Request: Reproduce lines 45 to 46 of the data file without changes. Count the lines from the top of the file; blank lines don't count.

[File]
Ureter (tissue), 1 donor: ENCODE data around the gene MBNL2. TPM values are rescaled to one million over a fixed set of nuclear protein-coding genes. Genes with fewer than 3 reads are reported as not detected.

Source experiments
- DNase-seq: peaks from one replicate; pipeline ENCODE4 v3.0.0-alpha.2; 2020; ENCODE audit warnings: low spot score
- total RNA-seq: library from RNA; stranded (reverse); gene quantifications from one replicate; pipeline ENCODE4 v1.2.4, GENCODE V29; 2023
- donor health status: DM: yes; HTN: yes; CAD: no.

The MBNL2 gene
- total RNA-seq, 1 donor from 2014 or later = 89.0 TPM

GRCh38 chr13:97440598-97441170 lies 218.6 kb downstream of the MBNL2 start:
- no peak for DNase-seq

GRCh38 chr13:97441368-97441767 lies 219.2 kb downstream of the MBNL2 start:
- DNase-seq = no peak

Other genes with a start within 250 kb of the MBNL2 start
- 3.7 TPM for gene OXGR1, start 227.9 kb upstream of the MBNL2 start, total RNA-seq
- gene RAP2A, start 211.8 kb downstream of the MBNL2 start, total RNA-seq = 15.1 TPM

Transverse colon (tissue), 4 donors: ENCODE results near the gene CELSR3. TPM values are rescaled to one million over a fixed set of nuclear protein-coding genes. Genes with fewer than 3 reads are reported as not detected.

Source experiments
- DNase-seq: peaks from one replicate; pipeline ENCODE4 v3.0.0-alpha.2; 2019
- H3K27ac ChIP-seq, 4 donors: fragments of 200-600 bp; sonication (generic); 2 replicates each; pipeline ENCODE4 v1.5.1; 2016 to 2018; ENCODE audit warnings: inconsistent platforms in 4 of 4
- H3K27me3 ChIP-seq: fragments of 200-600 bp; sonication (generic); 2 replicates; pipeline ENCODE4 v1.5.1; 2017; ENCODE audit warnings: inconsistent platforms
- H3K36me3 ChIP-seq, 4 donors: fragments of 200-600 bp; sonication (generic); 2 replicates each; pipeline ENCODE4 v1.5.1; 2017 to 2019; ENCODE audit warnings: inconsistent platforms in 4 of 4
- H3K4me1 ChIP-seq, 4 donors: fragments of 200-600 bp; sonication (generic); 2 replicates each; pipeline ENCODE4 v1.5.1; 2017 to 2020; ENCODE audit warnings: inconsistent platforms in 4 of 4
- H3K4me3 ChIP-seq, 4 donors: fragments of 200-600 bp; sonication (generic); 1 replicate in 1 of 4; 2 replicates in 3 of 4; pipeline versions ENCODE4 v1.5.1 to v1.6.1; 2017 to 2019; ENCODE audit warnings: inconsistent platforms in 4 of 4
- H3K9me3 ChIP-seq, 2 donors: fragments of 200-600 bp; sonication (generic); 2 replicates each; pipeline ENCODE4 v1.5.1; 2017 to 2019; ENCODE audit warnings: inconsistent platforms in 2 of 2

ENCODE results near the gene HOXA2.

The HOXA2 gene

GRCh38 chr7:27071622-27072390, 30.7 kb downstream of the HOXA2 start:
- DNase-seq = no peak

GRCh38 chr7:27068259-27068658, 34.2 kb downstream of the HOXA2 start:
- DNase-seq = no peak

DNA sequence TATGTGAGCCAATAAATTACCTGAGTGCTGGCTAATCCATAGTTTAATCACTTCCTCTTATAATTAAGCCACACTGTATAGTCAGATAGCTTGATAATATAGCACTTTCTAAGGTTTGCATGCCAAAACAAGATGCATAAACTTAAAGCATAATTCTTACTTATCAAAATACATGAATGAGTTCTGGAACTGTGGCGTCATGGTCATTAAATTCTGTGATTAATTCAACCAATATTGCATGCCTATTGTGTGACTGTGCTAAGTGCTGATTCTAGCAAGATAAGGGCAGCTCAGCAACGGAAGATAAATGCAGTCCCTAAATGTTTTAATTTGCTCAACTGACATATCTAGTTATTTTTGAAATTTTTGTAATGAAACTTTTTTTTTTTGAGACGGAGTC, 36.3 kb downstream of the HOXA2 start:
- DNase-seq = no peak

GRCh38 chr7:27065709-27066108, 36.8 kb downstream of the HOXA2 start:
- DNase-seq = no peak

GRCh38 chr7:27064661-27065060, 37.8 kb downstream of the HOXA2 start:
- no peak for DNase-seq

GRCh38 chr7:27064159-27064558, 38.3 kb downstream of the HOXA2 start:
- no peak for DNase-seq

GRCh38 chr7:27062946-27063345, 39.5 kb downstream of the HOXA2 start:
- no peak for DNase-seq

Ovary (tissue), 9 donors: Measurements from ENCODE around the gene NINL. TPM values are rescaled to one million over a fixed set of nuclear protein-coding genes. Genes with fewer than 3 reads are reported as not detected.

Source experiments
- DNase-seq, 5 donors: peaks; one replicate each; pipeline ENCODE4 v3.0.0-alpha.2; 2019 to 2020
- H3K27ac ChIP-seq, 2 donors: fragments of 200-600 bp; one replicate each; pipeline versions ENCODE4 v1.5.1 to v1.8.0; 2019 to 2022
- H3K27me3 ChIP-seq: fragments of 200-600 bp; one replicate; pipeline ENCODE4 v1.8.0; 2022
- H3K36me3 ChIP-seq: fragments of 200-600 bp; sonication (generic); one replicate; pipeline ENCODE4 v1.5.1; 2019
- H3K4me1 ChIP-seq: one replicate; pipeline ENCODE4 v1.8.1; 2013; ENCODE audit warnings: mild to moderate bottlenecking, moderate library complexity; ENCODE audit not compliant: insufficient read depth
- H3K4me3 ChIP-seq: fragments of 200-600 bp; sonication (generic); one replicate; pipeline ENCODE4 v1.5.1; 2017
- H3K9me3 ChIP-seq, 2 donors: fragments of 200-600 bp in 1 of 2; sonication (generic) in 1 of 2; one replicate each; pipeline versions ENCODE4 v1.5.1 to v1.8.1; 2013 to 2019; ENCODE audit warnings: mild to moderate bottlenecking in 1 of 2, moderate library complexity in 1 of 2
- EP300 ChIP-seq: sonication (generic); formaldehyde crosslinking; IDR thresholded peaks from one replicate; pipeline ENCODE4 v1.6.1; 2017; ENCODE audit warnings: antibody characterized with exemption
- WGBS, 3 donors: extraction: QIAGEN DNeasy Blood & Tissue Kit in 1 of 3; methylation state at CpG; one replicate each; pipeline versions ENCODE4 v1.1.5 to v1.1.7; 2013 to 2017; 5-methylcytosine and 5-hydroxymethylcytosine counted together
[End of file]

- H3K36me3 ChIP-seq: fragments of 200-600 bp; sonication (generic); one replicate; pipeline ENCODE4 v1.5.1; 2019
- H3K4me1 ChIP-seq: one replicate; pipeline ENCODE4 v1.8.1; 2013; ENCODE audit warnings: mild to moderate bottlenecking, moderate library complexity; ENCODE audit not compliant: insufficient read depth